With well over 600 skatepark projects awarded grants across the nation, the Tony Hawk Foundation has developed a deep understanding about what works in skate places. Wherever a skatepark opens, its greatest beneficiaries are the people who live in the immediate area. The benefits are enhanced when best practices are followed. The facility’s relationship to the neighborhood’s “center,” its design and construction, and the policies and programming are all critical factors in getting the most out of the community investment.
These practices have not always been easy to learn. While rare, skateparks sometimes fail to meet community expectations. Within each of these situations is a valuable lesson to be learned about sustainability and community values. To explore this idea, THF staff compared the first 50 skateparks to open after receiving a THF construction grant to the latest 50 to open. Comparing these two groups of projects—our “first” projects and our “latest” projects—reveals some interesting differences and similarities.
Grants Got Larger
The total awarded amount has grown significantly since our earliest grants. As the organization gained experience and insight, staff developed more confidence in the types of projects that were being offered grants. With greater confidence came larger grant amounts. On average, grant amounts have risen by 171% (adjusted for inflation).
Skateparks Got Larger
The amount of grant dollars awarded has also grown, along with the size of the facilities. The first batch of 50 open skateparks were 8,200 square feet, on average. The newest batch enjoys an 11,000-square-foot average size.
Skateparks Got More Durable
Today, THF only offers grants to permanent, concrete skateparks, but that wasn’t always so. In 2002, temporary skateparks (prefab ramps and other temporary skate structures) were eligible for THF grants. Ten of the first 50 skateparks awarded grants by THF are no longer open today for a variety of reasons, but they were all “prefabricated” ramp-style parks. Today, only permanent concrete skateparks are eligible for THF grants.
Skateparks Opened Up
15 years ago, community fears around skateparks were more pronounced. Skateparks were anticipated to draw unprecedented amounts of juvenile delinquency. To anticipate closures—either for cleaning, punishment, or to regulate access—more than 40% of THF-granted skateparks were surrounded by security fences. Today, only about 6% of THF-granted skateparks are surrounded by security fences.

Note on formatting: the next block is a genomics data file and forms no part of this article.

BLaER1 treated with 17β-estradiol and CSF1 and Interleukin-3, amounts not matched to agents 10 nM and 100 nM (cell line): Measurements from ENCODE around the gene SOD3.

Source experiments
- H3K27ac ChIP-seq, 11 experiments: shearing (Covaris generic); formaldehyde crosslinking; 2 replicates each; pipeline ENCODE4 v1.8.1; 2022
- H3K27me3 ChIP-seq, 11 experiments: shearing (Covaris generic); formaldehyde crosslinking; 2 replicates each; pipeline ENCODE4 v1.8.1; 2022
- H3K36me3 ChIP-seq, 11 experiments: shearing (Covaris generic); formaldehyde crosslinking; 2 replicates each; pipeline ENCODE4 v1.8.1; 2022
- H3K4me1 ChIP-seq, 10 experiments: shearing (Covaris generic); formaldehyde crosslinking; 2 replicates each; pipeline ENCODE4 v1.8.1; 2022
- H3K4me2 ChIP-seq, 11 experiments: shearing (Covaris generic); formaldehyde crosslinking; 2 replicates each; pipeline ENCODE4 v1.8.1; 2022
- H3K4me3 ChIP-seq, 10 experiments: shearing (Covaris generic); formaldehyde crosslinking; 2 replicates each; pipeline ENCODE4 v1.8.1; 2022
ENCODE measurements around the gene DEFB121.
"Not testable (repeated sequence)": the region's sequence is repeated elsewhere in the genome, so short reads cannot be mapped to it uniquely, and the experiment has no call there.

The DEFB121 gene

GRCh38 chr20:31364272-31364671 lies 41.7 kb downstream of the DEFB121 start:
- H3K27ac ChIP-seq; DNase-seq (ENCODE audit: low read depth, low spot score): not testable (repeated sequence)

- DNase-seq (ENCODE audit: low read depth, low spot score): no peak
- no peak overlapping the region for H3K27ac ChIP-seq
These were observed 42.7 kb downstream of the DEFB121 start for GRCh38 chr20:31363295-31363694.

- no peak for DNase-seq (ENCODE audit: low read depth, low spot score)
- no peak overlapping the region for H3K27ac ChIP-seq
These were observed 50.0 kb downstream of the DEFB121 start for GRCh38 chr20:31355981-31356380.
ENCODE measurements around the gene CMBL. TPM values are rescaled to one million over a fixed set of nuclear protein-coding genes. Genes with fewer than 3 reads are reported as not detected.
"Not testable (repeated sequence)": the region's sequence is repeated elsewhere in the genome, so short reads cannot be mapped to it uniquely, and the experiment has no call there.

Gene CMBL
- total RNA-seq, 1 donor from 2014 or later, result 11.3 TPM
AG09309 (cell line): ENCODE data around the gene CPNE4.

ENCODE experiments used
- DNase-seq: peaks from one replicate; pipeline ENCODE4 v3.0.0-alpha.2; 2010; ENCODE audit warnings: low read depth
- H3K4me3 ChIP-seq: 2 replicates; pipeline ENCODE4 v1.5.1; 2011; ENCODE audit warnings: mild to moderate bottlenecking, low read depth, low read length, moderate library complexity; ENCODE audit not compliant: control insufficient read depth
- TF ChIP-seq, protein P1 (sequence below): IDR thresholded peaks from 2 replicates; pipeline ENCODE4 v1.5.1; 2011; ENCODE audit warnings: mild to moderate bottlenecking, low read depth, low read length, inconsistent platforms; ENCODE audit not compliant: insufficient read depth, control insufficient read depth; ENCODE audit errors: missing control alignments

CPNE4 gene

Some Things Remain the Same
There isn’t much difference in the number of skatepark facilities offering lights for evening use. About 1-in-20 skateparks are lighted for night skating.
Skateparks are being positioned near sports fields or in sports complexes at approximately the same frequency as before. One-in-five skatepark are located adjacent to sports fields.
Modern THF-funded skateparks remain 100% free to visit and never require proof of residency, guardian approval, or any other barrier to entry. Grant applicants must demonstrate that their parks will be accessible and sustainable. THF-granted skateparks unanimously serve low-income communities, but will frequently draw visitors from around the world.
At the Tony Hawk Foundation we believe that everyone—young and old—should have access to a safe, local place to skate.
A charitable, non-profit organization, the Tony Hawk Foundation was established in 2002 by its namesake, professional skateboarder Tony Hawk. THF promotes and provides advocacy training and funds for high-quality public skateparks in low-income areas throughout the United States that promote healthy, active lifestyles, and to International programs that enrich the lives of youth through skateboarding.
Domestically, the Foundation’s Skatepark Grant programs have awarded over $9-million to 623 communities in all 50 States, including $3-million through its Built to Play Skatepark Program in partnership with the Ralph C. Wilson, Jr. Foundation. THF focuses on working with local officials and grassroots, community-based organizations that plan to hire designers and contractors with strong experience designing and building skateparks.
The Foundation’s International Program has provided technical support to skatepark projects on every continent and awarded $150,000 to assist youth through the Skateistan educational programs in Afghanistan, Cambodia, and South Africa (www.skateistan.org).
The Tony Hawk Foundation was established by a gift from Tony Hawk. Its directors raise additional funds through events, donations, and continuing contributions from Tony and other entities. For more information, visit the Foundation’s Web site at www.skatepark.org. You can also visit THF on facebook and Instagram @tonyhawkfoundation, and on Twitter @THF.